UH researcher develops model to project lake levels in world’s largest tropical lake.
Global climate change could cause Africa’s Lake Victoria, the world’s largest tropical lake and source of the Nile River, to dry up in the next 500 years, according to new findings from a team of researchers led by the University of Houston. Even more imminent, the White Nile — one of the two main tributaries of the Nile — could lose its source waters in just a decade.
Using ancient sediment from outcrops along the edge of the lake, Emily Beverly, assistant professor of sedimentary geology at the UH College of Natural Sciences and Mathematics, along with researchers at Baylor University, generated a water-budget model to see how Lake Victoria’s levels respond to changes in evaporation, temperature, rainfall and solar energy. Their findings, published in Earth and Planetary Science Letters, indicate a rapid lake level decline was very possible tens of thousands of years ago and could happen again in the future.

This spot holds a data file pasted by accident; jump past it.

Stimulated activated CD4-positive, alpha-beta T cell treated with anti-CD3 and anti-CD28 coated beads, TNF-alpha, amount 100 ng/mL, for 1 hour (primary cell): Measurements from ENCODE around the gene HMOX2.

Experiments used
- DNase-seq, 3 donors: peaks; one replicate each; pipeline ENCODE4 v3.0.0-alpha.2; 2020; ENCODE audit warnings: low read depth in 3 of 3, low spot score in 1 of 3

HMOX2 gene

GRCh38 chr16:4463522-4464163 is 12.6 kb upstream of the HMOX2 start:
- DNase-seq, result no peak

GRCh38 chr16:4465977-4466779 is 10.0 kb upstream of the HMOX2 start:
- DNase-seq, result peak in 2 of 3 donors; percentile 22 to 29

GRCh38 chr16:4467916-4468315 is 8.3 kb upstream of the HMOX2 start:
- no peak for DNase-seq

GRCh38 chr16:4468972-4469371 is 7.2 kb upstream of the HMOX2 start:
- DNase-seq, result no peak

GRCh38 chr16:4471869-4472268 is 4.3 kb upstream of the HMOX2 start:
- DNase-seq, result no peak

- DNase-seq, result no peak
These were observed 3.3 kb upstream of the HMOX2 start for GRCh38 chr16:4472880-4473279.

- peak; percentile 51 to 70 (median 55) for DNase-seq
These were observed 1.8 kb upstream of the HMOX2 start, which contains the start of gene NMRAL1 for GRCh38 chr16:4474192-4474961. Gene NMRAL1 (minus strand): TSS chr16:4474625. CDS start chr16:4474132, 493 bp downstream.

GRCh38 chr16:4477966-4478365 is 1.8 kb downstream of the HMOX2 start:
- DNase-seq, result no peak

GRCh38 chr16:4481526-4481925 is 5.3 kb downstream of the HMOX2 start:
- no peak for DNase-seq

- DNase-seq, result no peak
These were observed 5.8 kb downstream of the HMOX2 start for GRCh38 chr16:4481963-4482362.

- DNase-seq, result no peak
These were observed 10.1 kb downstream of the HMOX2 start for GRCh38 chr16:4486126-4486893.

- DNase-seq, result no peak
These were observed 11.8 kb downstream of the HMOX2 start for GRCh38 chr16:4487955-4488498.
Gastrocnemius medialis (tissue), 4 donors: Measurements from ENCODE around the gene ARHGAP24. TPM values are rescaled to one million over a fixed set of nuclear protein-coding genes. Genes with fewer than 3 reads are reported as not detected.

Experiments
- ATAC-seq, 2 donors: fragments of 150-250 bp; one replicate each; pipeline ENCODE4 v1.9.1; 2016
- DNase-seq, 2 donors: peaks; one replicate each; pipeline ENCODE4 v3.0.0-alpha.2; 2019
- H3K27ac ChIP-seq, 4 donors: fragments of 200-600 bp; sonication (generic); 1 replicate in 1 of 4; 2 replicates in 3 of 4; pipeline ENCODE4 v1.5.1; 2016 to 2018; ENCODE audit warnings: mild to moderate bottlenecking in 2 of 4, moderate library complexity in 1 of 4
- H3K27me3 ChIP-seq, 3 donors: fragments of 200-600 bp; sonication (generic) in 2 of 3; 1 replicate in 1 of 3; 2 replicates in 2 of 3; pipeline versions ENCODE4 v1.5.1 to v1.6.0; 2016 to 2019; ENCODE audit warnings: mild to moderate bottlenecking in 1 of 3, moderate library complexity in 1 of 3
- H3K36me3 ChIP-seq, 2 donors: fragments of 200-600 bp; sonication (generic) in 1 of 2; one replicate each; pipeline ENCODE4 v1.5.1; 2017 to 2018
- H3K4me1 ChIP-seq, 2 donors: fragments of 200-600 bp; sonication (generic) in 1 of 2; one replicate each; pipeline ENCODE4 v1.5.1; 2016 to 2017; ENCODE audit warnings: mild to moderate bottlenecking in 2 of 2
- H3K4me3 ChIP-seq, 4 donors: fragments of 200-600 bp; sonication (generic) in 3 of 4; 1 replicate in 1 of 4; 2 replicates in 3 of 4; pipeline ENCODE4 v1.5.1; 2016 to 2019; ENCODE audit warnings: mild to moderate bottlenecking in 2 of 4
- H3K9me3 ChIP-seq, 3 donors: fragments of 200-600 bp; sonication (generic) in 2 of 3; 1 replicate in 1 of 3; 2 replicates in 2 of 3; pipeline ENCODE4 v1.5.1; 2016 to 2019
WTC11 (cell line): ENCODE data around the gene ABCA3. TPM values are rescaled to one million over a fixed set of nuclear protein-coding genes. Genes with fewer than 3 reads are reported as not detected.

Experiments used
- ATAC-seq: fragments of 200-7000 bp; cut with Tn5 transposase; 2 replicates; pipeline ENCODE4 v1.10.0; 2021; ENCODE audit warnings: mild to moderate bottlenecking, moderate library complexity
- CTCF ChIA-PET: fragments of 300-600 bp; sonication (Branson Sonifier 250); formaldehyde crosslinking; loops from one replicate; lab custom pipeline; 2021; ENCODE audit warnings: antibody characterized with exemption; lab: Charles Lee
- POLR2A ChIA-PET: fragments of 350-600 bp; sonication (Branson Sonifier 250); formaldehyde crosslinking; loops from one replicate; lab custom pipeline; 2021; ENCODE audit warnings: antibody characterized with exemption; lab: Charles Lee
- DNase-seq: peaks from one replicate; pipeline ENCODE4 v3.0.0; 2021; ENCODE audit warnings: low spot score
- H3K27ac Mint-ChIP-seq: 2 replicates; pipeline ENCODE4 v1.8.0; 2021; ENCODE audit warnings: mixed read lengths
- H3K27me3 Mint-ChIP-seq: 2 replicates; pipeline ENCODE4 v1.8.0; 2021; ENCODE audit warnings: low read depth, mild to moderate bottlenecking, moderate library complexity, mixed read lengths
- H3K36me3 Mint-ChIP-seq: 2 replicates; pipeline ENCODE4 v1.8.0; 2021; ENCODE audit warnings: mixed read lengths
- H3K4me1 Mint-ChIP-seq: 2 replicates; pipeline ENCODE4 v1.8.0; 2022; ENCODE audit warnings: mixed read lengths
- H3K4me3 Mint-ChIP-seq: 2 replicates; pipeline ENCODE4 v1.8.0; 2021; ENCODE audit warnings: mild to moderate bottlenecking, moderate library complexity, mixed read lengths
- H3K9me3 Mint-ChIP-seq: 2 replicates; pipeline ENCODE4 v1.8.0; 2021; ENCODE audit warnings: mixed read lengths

“Our model predicts that at current rates of temperature change and previous rates of lake level fall, Lake Victoria could have no outlet to the White Nile in as little as 10 years. Every major port in Lake Victoria could be landlocked within a century, and Kenya could lose access to the lake in 400 years,” Beverly explained.
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